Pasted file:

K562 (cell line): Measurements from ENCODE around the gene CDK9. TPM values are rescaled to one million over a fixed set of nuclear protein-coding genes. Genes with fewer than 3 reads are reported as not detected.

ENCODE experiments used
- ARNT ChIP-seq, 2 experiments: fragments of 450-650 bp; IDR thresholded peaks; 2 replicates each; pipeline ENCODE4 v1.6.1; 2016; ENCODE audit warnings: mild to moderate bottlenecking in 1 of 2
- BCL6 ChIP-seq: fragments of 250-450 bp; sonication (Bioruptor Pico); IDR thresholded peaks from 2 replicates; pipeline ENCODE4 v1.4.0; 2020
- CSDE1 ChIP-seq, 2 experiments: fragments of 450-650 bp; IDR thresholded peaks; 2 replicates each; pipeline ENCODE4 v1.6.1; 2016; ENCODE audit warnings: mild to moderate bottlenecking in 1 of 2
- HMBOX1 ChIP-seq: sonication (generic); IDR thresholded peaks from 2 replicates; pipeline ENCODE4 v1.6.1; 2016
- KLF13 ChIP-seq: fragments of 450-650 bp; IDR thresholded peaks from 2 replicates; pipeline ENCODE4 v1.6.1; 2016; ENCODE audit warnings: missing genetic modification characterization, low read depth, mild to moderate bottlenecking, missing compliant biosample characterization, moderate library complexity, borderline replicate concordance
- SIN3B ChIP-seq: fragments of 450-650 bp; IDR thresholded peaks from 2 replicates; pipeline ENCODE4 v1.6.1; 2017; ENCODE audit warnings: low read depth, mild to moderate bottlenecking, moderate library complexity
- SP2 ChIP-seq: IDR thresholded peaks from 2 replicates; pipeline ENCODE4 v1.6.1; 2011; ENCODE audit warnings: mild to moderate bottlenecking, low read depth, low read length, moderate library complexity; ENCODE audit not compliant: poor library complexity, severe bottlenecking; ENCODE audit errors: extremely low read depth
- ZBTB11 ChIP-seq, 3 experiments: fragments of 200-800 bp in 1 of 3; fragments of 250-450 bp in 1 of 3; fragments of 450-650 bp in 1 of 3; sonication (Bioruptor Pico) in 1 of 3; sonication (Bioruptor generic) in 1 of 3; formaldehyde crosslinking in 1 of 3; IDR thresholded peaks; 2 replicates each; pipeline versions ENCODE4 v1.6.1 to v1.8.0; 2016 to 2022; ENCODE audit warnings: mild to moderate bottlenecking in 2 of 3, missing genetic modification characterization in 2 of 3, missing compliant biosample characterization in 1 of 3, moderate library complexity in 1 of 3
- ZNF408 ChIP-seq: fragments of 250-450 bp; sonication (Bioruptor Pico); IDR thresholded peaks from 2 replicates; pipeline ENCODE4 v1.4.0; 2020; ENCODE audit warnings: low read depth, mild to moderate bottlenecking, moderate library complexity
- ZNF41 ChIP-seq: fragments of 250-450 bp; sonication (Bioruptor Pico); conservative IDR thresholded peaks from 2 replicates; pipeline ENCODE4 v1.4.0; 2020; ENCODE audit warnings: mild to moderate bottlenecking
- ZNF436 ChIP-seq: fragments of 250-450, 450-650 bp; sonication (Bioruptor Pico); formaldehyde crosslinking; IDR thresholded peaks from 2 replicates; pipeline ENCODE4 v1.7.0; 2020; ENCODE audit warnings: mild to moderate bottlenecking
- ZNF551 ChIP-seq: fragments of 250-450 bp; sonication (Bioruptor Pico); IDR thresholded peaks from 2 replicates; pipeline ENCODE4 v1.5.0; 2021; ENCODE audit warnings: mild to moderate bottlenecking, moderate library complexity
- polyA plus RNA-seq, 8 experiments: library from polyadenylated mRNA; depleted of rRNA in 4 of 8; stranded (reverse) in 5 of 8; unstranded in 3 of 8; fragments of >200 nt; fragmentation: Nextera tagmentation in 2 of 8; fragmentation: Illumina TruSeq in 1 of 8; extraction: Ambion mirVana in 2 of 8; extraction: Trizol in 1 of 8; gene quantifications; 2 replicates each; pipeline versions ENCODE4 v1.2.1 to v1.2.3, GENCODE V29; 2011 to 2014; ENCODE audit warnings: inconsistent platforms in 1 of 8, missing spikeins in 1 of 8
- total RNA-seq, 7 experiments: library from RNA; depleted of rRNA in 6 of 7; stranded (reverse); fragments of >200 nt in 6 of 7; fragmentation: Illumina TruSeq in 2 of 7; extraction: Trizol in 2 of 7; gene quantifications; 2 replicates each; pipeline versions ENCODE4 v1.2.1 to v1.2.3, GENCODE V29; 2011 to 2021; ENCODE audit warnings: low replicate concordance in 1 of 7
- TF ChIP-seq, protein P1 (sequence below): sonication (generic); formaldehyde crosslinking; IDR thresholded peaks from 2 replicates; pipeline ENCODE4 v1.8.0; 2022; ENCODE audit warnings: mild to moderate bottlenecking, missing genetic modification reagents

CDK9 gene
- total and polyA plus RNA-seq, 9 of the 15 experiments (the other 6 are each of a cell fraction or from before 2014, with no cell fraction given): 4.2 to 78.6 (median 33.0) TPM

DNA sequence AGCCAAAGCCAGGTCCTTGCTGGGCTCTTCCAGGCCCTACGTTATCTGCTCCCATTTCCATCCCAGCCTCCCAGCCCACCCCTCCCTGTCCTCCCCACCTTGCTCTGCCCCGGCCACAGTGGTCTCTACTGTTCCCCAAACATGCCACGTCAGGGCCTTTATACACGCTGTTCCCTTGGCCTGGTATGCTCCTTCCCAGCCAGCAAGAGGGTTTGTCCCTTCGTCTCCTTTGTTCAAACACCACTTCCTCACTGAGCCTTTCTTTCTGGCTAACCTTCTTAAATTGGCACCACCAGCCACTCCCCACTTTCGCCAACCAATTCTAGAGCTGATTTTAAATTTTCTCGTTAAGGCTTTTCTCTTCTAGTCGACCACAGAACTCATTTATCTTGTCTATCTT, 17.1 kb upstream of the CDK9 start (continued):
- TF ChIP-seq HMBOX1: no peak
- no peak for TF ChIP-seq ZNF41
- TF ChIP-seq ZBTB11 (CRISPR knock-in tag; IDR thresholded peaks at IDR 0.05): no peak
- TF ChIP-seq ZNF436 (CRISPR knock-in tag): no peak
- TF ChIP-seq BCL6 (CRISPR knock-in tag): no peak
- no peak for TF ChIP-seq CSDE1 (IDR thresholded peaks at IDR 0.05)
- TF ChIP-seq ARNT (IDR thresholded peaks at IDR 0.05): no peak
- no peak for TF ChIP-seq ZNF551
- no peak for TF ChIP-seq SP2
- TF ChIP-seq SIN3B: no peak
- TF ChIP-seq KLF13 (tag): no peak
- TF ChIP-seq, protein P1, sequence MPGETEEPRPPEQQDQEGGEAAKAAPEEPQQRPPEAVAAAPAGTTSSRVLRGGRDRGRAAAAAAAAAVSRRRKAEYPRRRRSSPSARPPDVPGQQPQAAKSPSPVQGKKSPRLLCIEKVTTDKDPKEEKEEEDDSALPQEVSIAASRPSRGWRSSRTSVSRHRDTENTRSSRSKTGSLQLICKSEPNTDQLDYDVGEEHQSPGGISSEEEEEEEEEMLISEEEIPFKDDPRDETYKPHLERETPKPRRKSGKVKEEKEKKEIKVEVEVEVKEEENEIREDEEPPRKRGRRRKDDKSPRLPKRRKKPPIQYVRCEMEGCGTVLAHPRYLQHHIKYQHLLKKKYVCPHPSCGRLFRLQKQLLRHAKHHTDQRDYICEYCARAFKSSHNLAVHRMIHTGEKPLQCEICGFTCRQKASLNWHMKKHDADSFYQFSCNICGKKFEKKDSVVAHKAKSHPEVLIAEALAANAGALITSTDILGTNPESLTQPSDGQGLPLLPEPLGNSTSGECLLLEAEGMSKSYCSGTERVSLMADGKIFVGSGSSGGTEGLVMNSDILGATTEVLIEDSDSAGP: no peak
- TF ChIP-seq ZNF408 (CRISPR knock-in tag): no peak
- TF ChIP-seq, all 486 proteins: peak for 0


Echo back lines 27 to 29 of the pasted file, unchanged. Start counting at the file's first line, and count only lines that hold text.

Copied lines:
- TF ChIP-seq ARNT (IDR thresholded peaks at IDR 0.05): no peak
- no peak for TF ChIP-seq ZNF551
- no peak for TF ChIP-seq SP2